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ESA's comet lander is stuck in the shadows (and it needs solar power)

ESA's comet lander is stuck in the shadows (and it needs solar power)
Mariella Moon
Mariella Moon|@mariella_moon|November 13, 2014 11:06 PM

When the Philae lander reached the comet 67P/Churyumov-Gerasimenko after a decade in space, the ESA expected it to draw energy from the sun to power its scientific instruments. Unfortunately, it's now stuck in the worst place possible: in the shade, where it's exposed to the sun only three hours per day. According to the probe's lead scientist Jean-Pierre Bibring: "We are exactly below a cliff, so we are in a shadow permanently." In order for the lander to continue collecting samples and crunching data to beam back to Rosetta, it needs at least six to seven hours of daily sunlight. It's been sniffing and analyzing molecules from the comet's surface thus far, but once its main batteries run out on Saturday (they can only power the lander for 64 hours from the time it separated from Rosetta), it'll have to lay in hibernation unless its situation somehow improves.

The agency designed the lander to keep it from bouncing, but that still what happened. Philae's harpoons apparently failed to deploy and to secure it to the ground, so it bounced twice before landing with one foot in the air, a kilometer away from the intended landing site, at either the opening of a cave or right next to a boulder. At the moment, the ESA can't perform any drilling, as the washing-machine-sized equipment is on its side and could topple over. It can't deploy the harpoons either, since gravity on the comet is 100,000 weaker than on Earth's, so the movement could send Philae flying back into space.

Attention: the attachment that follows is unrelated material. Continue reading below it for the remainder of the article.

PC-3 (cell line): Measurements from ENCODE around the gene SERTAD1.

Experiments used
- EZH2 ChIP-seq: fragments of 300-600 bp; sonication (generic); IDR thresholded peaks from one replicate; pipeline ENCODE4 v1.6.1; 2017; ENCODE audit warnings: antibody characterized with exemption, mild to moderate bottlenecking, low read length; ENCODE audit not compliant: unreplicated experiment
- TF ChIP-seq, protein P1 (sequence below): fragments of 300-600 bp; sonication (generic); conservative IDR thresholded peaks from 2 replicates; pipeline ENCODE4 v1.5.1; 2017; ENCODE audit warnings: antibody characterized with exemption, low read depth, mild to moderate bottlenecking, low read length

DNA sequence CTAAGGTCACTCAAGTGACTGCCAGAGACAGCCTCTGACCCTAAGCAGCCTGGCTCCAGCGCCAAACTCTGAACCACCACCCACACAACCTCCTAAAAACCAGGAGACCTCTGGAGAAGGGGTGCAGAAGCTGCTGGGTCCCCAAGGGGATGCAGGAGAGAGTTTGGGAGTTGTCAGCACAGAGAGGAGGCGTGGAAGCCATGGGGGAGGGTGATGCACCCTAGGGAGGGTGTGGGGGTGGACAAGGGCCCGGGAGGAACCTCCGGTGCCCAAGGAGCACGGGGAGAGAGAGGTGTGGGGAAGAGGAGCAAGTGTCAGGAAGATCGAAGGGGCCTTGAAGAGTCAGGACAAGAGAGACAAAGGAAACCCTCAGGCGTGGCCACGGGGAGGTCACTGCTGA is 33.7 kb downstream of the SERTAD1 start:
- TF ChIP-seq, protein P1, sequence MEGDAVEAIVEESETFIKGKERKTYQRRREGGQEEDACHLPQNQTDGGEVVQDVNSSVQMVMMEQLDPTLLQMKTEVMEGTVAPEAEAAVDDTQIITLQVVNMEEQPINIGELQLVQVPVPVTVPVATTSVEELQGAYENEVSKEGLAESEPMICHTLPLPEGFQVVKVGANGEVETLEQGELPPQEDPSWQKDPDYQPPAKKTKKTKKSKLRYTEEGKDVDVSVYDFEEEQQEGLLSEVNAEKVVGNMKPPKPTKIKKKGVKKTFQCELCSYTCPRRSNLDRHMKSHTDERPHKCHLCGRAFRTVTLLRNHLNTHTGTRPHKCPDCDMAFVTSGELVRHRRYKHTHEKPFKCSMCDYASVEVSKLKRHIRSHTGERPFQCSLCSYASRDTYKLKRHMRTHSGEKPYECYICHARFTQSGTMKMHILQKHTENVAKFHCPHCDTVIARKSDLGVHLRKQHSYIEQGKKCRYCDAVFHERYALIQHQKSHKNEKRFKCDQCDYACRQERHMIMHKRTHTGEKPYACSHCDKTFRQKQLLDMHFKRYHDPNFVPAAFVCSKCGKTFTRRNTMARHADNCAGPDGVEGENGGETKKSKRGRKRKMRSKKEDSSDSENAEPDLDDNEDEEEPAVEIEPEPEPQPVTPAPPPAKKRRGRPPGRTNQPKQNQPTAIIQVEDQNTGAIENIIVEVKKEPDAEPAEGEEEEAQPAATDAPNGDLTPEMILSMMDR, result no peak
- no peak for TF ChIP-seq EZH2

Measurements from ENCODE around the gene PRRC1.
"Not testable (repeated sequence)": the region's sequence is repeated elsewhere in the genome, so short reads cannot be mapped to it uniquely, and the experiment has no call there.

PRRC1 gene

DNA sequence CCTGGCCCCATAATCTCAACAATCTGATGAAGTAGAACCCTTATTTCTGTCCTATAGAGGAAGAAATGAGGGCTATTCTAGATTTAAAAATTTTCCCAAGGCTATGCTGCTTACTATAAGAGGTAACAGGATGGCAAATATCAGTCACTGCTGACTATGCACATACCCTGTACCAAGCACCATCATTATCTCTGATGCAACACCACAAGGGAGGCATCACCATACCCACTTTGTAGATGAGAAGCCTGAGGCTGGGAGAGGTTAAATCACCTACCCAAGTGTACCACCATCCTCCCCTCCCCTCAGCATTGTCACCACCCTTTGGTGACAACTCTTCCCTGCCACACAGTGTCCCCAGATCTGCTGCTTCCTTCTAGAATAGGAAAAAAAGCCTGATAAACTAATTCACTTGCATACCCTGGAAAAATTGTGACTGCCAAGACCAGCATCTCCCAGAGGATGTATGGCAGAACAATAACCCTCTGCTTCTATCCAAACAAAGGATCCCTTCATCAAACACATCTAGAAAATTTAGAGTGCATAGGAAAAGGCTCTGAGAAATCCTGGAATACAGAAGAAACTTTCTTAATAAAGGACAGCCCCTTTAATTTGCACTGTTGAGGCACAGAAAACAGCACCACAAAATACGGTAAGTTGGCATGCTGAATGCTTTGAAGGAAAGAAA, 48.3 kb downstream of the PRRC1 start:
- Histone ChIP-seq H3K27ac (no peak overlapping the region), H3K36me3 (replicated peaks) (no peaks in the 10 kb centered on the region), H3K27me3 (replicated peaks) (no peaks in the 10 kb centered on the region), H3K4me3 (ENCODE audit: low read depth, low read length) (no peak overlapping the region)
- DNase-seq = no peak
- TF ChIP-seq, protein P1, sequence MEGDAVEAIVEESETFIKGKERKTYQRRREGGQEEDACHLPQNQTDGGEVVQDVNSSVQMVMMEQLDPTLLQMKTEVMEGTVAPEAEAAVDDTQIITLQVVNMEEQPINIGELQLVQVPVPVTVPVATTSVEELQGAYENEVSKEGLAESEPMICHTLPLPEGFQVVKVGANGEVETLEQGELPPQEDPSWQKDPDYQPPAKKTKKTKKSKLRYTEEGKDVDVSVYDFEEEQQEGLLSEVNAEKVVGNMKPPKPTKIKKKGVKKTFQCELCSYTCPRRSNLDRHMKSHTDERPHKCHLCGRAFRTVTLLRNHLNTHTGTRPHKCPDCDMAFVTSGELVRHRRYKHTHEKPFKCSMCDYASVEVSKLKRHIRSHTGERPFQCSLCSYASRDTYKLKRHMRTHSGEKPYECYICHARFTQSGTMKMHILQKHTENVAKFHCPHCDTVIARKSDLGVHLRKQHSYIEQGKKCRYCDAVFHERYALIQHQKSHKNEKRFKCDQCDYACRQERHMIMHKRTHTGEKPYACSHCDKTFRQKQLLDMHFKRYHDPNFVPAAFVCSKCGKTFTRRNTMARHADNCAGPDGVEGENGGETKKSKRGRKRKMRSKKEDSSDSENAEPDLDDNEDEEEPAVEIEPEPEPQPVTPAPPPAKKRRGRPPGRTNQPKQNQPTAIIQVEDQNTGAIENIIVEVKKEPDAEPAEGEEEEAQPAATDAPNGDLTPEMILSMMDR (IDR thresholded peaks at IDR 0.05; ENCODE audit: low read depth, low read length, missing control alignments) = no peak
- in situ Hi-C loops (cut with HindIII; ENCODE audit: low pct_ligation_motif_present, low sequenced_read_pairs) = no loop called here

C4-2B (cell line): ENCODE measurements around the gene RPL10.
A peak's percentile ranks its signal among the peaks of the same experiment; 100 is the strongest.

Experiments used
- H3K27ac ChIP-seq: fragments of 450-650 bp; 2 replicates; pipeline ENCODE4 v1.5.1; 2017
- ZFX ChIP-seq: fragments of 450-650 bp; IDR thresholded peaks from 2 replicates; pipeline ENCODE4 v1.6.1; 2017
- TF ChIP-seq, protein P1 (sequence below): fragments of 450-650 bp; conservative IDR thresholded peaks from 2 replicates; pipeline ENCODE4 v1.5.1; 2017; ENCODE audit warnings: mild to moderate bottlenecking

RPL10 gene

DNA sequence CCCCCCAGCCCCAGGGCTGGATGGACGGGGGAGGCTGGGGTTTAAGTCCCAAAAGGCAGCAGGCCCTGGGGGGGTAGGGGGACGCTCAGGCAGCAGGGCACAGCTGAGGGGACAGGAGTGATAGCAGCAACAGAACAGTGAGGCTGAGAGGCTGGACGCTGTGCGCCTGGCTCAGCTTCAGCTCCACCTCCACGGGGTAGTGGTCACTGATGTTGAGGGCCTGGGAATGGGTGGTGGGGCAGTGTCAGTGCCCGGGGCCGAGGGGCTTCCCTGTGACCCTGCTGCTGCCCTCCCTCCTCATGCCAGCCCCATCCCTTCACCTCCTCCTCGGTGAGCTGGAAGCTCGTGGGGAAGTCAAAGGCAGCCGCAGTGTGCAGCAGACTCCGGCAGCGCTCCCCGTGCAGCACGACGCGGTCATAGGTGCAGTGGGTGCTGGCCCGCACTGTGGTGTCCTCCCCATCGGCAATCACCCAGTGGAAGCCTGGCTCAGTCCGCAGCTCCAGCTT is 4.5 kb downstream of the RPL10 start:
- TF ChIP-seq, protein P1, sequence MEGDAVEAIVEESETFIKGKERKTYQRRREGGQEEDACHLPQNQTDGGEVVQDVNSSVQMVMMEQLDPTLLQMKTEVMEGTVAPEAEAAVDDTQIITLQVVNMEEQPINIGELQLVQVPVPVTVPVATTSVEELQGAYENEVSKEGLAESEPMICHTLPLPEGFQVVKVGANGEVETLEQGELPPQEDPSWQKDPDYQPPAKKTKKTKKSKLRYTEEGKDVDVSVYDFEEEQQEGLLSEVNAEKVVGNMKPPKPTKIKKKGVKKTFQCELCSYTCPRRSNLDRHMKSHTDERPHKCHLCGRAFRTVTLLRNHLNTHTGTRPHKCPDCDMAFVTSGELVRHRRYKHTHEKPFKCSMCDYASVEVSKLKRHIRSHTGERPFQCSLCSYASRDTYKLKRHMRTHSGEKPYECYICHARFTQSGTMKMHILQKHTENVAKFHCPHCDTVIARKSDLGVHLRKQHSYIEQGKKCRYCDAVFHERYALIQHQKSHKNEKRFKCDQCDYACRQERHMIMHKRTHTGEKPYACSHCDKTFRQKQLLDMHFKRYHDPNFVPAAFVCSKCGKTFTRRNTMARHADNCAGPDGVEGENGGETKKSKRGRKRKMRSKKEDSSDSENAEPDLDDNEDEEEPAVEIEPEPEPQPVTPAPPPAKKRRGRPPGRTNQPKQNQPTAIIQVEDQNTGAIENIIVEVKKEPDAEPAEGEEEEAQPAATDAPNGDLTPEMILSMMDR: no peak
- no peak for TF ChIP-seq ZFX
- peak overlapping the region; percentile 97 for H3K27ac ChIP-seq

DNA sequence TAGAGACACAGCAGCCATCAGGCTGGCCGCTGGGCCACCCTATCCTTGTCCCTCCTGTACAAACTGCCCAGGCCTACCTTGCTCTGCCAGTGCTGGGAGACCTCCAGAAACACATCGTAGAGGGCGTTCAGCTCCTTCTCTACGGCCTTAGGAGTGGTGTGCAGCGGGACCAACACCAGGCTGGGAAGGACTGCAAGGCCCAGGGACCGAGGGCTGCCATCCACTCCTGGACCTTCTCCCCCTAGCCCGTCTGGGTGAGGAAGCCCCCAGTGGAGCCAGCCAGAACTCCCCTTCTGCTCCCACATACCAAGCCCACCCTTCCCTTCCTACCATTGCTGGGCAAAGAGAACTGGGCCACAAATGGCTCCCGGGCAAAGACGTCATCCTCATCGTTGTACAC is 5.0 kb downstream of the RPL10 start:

Here's what ESA plans to do, though: it will activate one of Philae's moving instruments, which could shift it slightly where it can harness more sunlight. After that, the agency will position Rosetta above the comet to take pictures and pinpoint the probe's exact location. Once the scientists have a better idea of where the lander is, they can then decide what to do next. But if the ESA really can't do anything before the batteries die, the agency will just have to wait it out: the comet's slated to pass near the sun in the coming months, where the lander might have better access to sunlight.

[Image credit: ESA]

ESA's comet lander is stuck in the shadows (and it needs solar power)